The USS Escolar (SS-294) was a Balao-class World War II era submarine.
The namesake of the USS Escolar is a predatory fish of the open ocean related to the mackerels and tunnies.
The radio call sign of the USS Escolar was NAN-XRAY-KING-GEORGE.
On September 18, 1944, the Escolar, captained by Commander William J. Millican, left Pearl Harbor for her first and final war patrol. After topping off her diesel fuel at Midway Island, she joined the USS Croaker (SS-246) and the USS Perch (SS-313) as the leader of the wolf pack "Millican's Marauders." Their area of operation was the East China Sea and the Yellow Sea above the 30° north latitude line. 1
On September 30, 1944, the Escolar reported to her sister submarines that she was undamaged after engaging a small gunboat with her deck gun. Her last communication was with the Perch on October 17, 1944. At that time Millican advised the Perch he had not found any worthwhile targets in his area and the Escolar was then at the geographic position 33° 44′ N, 127° 33′ E, about 60 miles northwest of Sasebo. He also said he was heading toward the geographic position 33° 44' N, 129° 06' E, which was close to a major base of the Imperial Japanese Navy at Nagasaki. The Escolar was never heard from again. Neither the Perch nor the Croaker could raise the Escolar by radio after this transmission was received. 2
On November 27, 1944, she was reported as presumed lost.
The loss of the Escolar was made public on February 28, 1945:
Navy Department Communiqué No. 581, February 28, 1945
1. The submarines USS Escolar and USS Shark are overdue from patrol and presumed lost.
2. Next of kin of officers and crew have been notified.
The Escolar was the first of seven submarines built by the Cramp Shipbuilding Company in Philadelphia. All of these boats were not well built and were very unpopular in the submarine force. The company had failed because of poor management practices and labor difficulties. Other shipyards had to finish four other submarines on order. It is therefore possible that an operational defect caused by poor workmanship could have been responsible for the loss of the Escolar. 3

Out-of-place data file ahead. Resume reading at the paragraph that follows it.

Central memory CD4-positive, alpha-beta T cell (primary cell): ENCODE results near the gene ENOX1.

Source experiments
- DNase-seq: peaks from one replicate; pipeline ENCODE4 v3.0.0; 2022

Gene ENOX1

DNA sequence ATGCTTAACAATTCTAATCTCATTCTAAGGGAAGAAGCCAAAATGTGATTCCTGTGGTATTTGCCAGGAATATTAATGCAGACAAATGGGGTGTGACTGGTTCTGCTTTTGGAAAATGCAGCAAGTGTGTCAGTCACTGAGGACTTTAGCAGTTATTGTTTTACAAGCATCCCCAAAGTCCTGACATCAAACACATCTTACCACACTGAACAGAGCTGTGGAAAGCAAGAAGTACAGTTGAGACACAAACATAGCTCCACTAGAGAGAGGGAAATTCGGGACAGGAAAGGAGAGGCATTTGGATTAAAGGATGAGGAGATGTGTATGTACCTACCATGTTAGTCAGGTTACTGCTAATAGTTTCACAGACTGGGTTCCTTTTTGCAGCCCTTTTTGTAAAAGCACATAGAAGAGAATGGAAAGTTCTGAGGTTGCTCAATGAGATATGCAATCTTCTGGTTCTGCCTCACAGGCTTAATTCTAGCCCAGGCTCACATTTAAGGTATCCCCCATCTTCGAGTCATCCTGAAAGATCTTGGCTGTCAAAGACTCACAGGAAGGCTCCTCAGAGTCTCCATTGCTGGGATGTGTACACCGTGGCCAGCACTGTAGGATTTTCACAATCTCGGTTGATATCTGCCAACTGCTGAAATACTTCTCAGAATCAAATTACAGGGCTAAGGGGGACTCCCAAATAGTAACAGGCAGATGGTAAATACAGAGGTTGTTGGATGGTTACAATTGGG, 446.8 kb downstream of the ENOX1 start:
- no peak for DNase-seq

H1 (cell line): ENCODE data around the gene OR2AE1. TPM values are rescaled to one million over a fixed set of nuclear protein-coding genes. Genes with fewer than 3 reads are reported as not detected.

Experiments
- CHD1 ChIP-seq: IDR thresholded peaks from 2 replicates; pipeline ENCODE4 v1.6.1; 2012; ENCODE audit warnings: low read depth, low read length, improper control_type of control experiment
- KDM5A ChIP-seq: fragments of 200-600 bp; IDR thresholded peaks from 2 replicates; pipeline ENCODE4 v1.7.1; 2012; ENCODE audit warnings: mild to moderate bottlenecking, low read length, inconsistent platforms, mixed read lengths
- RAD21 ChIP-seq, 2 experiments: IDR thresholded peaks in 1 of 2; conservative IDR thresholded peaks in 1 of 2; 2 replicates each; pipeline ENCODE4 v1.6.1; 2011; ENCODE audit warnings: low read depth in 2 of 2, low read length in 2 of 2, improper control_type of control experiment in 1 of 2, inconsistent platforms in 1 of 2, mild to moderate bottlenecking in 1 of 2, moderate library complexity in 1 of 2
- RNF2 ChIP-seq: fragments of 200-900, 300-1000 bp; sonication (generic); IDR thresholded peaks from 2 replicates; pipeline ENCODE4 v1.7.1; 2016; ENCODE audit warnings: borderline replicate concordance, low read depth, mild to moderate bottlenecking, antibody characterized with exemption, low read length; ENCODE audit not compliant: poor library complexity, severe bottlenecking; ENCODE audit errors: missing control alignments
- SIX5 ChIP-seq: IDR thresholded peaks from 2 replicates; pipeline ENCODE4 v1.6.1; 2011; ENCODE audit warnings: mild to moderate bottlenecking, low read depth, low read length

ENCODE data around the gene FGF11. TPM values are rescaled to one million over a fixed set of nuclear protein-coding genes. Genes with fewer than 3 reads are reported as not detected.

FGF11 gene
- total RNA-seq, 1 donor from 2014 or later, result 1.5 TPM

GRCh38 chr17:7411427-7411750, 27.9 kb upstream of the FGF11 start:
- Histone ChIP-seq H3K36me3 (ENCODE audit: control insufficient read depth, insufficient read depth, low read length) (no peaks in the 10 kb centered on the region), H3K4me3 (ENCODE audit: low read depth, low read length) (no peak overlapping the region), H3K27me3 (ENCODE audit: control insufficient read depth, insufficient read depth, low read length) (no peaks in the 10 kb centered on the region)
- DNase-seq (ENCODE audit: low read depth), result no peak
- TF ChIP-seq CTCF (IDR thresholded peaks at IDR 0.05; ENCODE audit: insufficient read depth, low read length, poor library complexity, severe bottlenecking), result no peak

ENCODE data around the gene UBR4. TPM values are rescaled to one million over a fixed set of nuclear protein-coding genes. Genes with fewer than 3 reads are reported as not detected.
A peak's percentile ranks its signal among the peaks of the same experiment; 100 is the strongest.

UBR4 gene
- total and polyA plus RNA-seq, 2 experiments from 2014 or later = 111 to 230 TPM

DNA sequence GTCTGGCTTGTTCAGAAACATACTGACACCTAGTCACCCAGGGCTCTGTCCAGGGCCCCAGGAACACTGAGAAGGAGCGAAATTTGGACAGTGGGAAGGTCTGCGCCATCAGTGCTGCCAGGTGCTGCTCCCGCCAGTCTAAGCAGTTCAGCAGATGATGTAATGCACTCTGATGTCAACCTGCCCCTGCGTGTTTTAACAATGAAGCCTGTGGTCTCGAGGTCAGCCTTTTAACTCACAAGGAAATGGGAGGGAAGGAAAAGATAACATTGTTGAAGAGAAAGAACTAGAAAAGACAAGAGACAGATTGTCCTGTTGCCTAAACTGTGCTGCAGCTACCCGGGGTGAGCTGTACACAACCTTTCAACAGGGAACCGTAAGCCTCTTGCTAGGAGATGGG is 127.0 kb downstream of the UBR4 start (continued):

In June 1943, three lines of Type 93 influence mines were laid in southern parts of the Yellow Sea by the Japanese auxiliary minelayers Koei Maru, Shinko Maru, and Saigon Maru. In September 1943, the minelayer Nasami planted additional mines in the same areas and still more were laid in January 1944 by the minelayer Itsukushima. Millican knew there were minefields in his assigned area and in the area toward which the Escolar was headed and had indicated to the Perch on October 17th that the course he had plotted would not bring the Escolar into contact with any of them. It is possible that the Escolar unknowingly entered a minefield or struck a floating mine. 4
There were two antisubmarine depth charge attacks by kaibokans in the Escolar's area during the time period of her last patrol. On October 19, 1944, just outside the port of Sasebo, the escort vessel CD-34 detected an unknown submarine. Another escort vessel, CD-38, dropped thirty depth charges on it. The kill was confirmed by a heavy-oil slick and many interior ship fittings found floating on the sea. On October 22, 1944, in the sea area north of Ukushima Island in the Goto Archipelago, the escort vessel CD-30 using Type 3 sonar detected an object resting on the bottom in 90 meters of water. She dropped nine depth charges set to explode at 75 meters on it. Following the explosions, huge air bubbles rose to the surface followed by a "ghastly gush of oil." The next morning a large oil slick was observed at the site. It is possible the Escolar was the victim in either of these attacks. In his October 17th message Millican indicated he was headed to the Sasebo-Nagasaki area. 5
Of all the possible causes for her loss discussed above, the most probable one is that the Escolar struck a mine somewhere between the geographic position reported to the Perch on October 17th and the Sasebo-Nagasaki area. One of the most heavily mined areas in Empire waters was the trade route from Nagasaki to Shanghai, and the Escolar was headed into this nexus. 6
The Escolar is not credited for having sunk any enemy vessels.
A list of the personnel lost with Escolar is maintained at On Eternal Patrol.
1. Blair, Clay Jr., Silent Victory: The U. S. Submarine War Against Japan, p. 731; United States Submarine Losses World War II, p. 120.
2. Blair, Clay Jr., op. cit.; Lockwood, Charles A. Sink 'Em All: Submarine Warfare in the Pacific, p. 225.
3. Blair, Clay Jr., op. cit., p. 731n.
4. Miller, Vernon J., "U. S. Submarine Losses," issue 42, p. 122-123; Hackett, Bob, Sander Kingsepp and Erich Muehlthaler, "IJN Minelayer NASAMI: Tabular Record of Movement," published online at Combined Fleet; Holmes, Wilfred J., Undersea Victory: The Influence of Submarine Operations on the War in the Pacific, p. 393.
5. Miller, Vernon J., op. cit.; Hackett, Bob, and Sander Kingsepp, "IJN Escort CD-30: Tabular Record of Movement,"; Hackett, Bob, Sander Kingsepp and Peter Cundall, "IJN Escort CD-34: Tabular Record of Movement,"; and Hackett, Bob, Sander Kingsepp and Peter Cundall, "IJN Escort CD-38: Tabular Record of Movement," all published online at Combined Fleet.
6. Schratz, Paul R., Submarine Commander: A Story of World War II and Korea, p. 183.